WASHINGTON — Even as he struggles for his political survival, Israeli Prime Minister Ariel Sharon is under pressure from the Bush administration to push ahead with his disengagement plan and fulfill his other commitments to the White House.
Sharon has been scrambling to maintain support for the disengagement plan — which calls for a full pullout from the Gaza Strip and part of the West Bank — since it was rejected by Likud voters May 2. Citing his need to win cabinet support for moving forward, the premier canceled his plans to visit Washington next week for the annual policy conference of Aipac, the pro-Israel lobbying powerhouse.
Administration officials are insisting that Sharon’s plan be carried out in its entirety, but they have left the door open to a phased approach.
“It can be a process, but the goal has to be complete withdrawal,” said the deputy assistant secretary of state for Near Eastern affairs, David Satterfield, during the May 7 symposium at the Washington Institute for Near East Policy, a pro-Israel think-tank. Satterfield warned that a failure to implement Sharon’s plan would doom the region to more violence. “If we don’t move forward, if we don’t seize this opportunity,” he said, “then I fear very much that the future will be very much like the past.”
According to Israeli press reports, in addition to pressing Sharon to implement the disengagement plan, the administration has given Sharon a May 14 deadline for submitting plans to dismantle illegal Jewish settlement outposts and remove several Israeli military checkpoints in the West Bank.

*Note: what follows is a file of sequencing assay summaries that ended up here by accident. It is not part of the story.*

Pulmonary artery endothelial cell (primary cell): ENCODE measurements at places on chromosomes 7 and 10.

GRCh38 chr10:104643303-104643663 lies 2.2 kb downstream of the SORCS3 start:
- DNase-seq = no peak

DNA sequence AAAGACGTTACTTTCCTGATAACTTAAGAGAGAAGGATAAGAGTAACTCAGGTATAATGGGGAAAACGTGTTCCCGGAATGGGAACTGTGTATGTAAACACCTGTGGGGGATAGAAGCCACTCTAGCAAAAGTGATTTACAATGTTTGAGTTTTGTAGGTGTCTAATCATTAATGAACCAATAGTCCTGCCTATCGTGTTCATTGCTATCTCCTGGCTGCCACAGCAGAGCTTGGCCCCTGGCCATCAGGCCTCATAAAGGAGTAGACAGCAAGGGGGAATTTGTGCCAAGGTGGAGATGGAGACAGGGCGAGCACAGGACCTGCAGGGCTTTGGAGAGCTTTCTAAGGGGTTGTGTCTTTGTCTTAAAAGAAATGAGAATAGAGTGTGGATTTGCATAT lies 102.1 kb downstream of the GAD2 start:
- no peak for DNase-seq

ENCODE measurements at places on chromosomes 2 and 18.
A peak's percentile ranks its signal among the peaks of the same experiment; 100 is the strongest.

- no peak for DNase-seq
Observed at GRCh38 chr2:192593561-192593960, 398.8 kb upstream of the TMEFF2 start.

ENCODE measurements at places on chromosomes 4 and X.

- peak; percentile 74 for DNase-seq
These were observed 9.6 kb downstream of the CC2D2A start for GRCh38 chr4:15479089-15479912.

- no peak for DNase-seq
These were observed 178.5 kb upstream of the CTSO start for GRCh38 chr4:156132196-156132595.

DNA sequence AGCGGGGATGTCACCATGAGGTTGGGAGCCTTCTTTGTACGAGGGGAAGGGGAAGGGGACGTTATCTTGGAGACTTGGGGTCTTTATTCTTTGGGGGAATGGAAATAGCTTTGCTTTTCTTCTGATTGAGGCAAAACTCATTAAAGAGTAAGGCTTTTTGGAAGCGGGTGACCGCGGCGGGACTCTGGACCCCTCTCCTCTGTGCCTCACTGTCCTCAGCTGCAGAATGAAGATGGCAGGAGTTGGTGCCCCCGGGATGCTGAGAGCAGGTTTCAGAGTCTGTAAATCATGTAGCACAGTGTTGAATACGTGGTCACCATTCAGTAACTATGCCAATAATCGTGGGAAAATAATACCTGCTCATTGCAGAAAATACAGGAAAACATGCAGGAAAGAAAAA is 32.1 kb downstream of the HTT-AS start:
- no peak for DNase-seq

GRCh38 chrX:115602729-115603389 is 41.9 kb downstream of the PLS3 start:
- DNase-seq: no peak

These American demands come as new evidence emerges of vast government expenditures on the settlements in recent years. The state comptroller’s office issued a report last week showing that in the past three years, the housing ministry spent almost $6.5 million on illegal settlement construction in the West Bank — with half the sum going to outposts that the Israeli government has promised to remove.
Israeli officials said that Sharon is working to deliver quickly on his pledges regarding West Bank outposts and checkpoints. At the same time, they said, Sharon was attempting to revise his disengagement plan to win over party and cabinet members.
But Sharon’s own national security adviser, Giora Eiland, in Washington last week, warned that the disengagement plan could be dead.
“Frankly, I don’t know what would be the political solution that would enable [Sharon] to move forward [with the plan], if such a solution can be found,” Eiland said, during the Washington Institute symposium.
Eiland, the chief architect of the disengagement plan, has been authorized by Sharon to draft a new proposal. “No one knows now what the chances are that [the disengagement plan] would be implemented, at least in the near future,” Eiland said.
Eiland stunned participants at the symposium by suggesting that the creation of a Palestinian state may not be the best way to settle the Israeli-Palestinian conflict. In a provocative address, Eiland also suggested that perhaps Israel should abandon the goal of signing a peace treaty with the Palestinians.